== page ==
How wonderful it was to once again be in the hands of a master bard. Yorke’s poetic, almost lyrical narrative wrapped up me in its warm embrace and carried me back in time to an England that was caught up in a bloody civil war. This is the kind of novel where every word seemingly has a purpose, and that purpose is to tell a story of what it was like to fight as a Parliamentarian soldier during this era.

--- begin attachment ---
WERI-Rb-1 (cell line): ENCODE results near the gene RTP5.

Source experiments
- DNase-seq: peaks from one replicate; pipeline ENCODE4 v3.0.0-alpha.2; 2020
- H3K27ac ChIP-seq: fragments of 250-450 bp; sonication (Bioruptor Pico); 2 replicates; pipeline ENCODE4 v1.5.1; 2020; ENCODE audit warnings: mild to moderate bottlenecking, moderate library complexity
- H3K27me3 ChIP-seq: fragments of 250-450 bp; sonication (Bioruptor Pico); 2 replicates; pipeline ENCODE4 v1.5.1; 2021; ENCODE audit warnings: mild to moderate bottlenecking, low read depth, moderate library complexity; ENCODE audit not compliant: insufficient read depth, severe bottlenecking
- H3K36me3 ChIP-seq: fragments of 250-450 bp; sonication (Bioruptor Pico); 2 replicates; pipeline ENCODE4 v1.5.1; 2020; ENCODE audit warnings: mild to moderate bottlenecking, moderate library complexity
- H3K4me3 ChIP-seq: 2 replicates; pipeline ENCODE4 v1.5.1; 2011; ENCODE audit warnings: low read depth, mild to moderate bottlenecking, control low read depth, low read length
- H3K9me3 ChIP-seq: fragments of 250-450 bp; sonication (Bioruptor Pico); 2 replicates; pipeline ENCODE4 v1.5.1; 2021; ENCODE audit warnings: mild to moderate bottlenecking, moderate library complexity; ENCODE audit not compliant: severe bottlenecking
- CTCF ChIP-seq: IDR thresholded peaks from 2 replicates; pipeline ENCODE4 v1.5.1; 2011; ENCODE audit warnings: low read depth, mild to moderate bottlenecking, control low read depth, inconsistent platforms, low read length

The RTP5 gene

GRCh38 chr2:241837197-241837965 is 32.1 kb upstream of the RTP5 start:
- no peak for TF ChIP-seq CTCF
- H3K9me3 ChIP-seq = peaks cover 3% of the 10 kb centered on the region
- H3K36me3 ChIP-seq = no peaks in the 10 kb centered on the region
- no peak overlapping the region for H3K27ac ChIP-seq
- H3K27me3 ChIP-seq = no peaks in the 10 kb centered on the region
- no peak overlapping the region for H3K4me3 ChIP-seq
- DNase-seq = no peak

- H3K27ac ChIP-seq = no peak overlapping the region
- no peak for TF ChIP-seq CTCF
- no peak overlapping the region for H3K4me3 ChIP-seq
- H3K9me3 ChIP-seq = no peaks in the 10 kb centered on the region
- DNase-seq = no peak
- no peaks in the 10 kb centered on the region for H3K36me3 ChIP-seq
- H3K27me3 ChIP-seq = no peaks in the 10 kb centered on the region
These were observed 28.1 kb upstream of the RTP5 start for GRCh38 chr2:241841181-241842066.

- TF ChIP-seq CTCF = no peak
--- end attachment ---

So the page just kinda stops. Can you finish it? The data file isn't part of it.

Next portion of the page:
Told in the first person by Francis Hacker, Yorke has given his readers a reading experience that is not so easily forgotten. Hacker’s journey, his triumphs and his disasters really captured my imagination and let me envisage the English Civil War through new eyes. As it is told from Hacker’s perspective, it is, therefore, no surprise that Hacker comes across initially as the most honourable of characters. He really struggles with the things he has seen and the terrible loss that he has endured. As a man of deep faith, he lets the Creator be the shining light. It is only when he allows Oliver Cromwell to unwittingly take the place of the Creator that he strays from the path of what is right to what is unforgivable. He openly admits that he is a sinner, and he allows his anger, his hate and his unquenchable desire for revenge to guide him. Although he spends long hours in contemplation, he cannot even comprehend redemption, and although this is something that he craves, he is not arrogant enough to ask the Creator for it. As this novel progresses, it is his hatred for the enemy that begins to define who he is. And yet, he is still desperate to seek forgiveness, which leads him to the door of Minister Aloysius Wainwright. I thought the scene with Wainwright was deeply moving. It allowed Hacker to remember and to try to reconnect not only with God but with his own blackened soul. It also allows him to gather his thoughts, and he realises that this driving need for revenge has been triggered by guilt, and guilt is always a difficult enemy to vanquish—far more difficult than a Royalist army.